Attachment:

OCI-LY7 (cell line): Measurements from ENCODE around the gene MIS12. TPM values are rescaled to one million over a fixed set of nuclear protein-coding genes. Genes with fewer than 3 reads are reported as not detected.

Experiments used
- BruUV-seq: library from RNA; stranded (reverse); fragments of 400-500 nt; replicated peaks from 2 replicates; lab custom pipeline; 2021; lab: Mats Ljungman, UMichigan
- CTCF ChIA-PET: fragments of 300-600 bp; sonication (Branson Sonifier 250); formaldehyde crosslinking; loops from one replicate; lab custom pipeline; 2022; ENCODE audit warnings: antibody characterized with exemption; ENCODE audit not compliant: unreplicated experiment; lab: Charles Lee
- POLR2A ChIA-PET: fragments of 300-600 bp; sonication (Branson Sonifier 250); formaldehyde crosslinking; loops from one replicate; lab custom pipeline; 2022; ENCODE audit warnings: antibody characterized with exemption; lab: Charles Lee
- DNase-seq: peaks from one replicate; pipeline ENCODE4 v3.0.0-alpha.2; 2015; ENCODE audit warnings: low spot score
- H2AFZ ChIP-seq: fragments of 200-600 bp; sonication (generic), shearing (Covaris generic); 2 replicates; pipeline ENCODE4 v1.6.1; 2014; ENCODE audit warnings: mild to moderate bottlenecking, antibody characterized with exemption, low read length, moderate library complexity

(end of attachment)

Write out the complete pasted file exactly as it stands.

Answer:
OCI-LY7 (cell line): Measurements from ENCODE around the gene MIS12. TPM values are rescaled to one million over a fixed set of nuclear protein-coding genes. Genes with fewer than 3 reads are reported as not detected.

Experiments used
- BruUV-seq: library from RNA; stranded (reverse); fragments of 400-500 nt; replicated peaks from 2 replicates; lab custom pipeline; 2021; lab: Mats Ljungman, UMichigan
- CTCF ChIA-PET: fragments of 300-600 bp; sonication (Branson Sonifier 250); formaldehyde crosslinking; loops from one replicate; lab custom pipeline; 2022; ENCODE audit warnings: antibody characterized with exemption; ENCODE audit not compliant: unreplicated experiment; lab: Charles Lee
- POLR2A ChIA-PET: fragments of 300-600 bp; sonication (Branson Sonifier 250); formaldehyde crosslinking; loops from one replicate; lab custom pipeline; 2022; ENCODE audit warnings: antibody characterized with exemption; lab: Charles Lee
- DNase-seq: peaks from one replicate; pipeline ENCODE4 v3.0.0-alpha.2; 2015; ENCODE audit warnings: low spot score
- H2AFZ ChIP-seq: fragments of 200-600 bp; sonication (generic), shearing (Covaris generic); 2 replicates; pipeline ENCODE4 v1.6.1; 2014; ENCODE audit warnings: mild to moderate bottlenecking, antibody characterized with exemption, low read length, moderate library complexity